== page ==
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Postby tommai78101 » 03-30-10 3:37 am

I haven't seen a new upcoming feature of this added to the list yet.

Have you considered the size of the keyboard and the zooming in/out of Synthesia's keyboard into account? :?
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Postby vicentefer31 » 03-30-10 4:10 am

Nicholas wrote:...the upcoming manual note fingering ...


By the way, I have written several post about manual note fingering because I'm trying to get votes from others members for this feature, but until now with no luck. I always thought it was going to be in first place of the feature voting list in a couple of days when we could vote it but it looks I was wrong.
It's a pity Nicholas has so many good ideas and so little time to do it. :(

Sorry...Grouchy Smurf wants to say something: "...but time enough to have waves in the Set Up Keyboard or a floaty-window tool-tippy thing to follow the mouse".
Picasso: I am always doing that which I cannot do, in order that I may learn how to do it.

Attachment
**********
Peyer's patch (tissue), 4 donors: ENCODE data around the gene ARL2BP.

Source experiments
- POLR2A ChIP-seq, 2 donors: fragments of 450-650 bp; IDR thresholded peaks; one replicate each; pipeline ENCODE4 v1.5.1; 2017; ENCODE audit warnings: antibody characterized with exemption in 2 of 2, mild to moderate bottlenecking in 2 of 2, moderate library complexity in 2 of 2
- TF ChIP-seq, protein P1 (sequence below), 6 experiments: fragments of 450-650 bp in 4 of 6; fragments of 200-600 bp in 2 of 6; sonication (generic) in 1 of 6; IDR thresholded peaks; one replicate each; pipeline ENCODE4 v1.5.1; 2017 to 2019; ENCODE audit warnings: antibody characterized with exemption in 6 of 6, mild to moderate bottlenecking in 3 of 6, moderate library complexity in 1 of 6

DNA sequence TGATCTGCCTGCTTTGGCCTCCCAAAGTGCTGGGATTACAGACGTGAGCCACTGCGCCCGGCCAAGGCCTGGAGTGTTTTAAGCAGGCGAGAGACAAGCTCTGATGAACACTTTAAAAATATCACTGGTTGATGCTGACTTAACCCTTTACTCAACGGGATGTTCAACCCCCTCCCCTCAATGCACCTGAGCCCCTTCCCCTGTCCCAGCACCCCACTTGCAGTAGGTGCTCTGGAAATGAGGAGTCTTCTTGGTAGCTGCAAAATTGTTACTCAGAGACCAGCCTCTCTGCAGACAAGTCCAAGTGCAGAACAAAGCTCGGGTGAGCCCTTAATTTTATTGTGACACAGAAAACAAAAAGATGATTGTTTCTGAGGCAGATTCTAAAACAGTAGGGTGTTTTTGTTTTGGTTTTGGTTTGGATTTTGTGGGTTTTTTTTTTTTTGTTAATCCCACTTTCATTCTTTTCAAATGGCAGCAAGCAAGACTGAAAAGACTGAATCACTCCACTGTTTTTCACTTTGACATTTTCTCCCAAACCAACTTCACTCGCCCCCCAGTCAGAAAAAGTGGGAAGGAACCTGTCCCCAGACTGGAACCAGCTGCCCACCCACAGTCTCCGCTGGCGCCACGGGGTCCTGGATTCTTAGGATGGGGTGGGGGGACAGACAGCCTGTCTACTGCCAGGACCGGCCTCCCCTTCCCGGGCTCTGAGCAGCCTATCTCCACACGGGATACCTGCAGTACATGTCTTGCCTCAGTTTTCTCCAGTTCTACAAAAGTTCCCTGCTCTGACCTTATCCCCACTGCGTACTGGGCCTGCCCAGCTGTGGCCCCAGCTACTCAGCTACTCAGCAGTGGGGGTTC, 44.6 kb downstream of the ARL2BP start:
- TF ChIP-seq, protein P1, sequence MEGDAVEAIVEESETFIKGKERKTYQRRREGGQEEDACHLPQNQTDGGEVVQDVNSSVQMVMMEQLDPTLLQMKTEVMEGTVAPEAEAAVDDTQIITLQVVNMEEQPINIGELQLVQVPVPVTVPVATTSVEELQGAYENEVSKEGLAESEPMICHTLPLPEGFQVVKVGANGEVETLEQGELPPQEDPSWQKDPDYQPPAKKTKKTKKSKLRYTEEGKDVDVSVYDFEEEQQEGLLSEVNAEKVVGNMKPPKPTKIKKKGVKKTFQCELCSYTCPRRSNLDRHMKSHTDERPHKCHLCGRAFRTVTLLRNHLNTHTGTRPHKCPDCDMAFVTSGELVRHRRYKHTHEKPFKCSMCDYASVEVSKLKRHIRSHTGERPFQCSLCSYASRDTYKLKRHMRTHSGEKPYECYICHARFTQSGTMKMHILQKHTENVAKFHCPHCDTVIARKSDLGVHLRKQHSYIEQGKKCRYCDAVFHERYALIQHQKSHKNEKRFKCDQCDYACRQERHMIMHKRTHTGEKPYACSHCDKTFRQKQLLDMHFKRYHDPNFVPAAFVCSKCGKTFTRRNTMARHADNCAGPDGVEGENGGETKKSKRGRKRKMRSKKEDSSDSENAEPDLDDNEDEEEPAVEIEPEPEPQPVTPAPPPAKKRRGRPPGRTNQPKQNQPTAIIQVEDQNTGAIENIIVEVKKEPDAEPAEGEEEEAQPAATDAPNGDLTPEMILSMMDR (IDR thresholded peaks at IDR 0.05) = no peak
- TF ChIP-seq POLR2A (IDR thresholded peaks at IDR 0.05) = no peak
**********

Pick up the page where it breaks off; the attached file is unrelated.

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Postby Nicholas » 03-30-10 11:36 am

I was holding off making a feature voting item until I found out whether I was crazy or not. If there is a simple alternative solution, adding an item would be egg on my face. ;) I'd prefer to let the idea simmer, percolate, and all those other cooking analogies before putting the final result on the voting list.

That said, up until now I don't feel like I've had a horse in this race. (I loved all the features on that voting list equally... they were all my children... or something. :D ) Now I feel like not having real-time hand position feedback is holding back my progress. I'm even falling into the trap of wanting a niche feature -- available only to people with MIDI keyboards and discrete web cams.

Anyway, we'll have to see how my bias affects when/if the feature gets completed. I've been trying to hide the fact that this is really a dictatorship despite the illusion of democracy. That I've already been poking around various video-input libraries is going to make that illusion difficult to maintain pretty soon. :D
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Postby TonE » 03-31-10 9:22 am

I like your video/webcam idea a lot. I would recommend a PS-3 webcam, which is very cheap and having great features, which I already use in Windows XP, some crazy developers coded the right drivers for Windows XP and higher...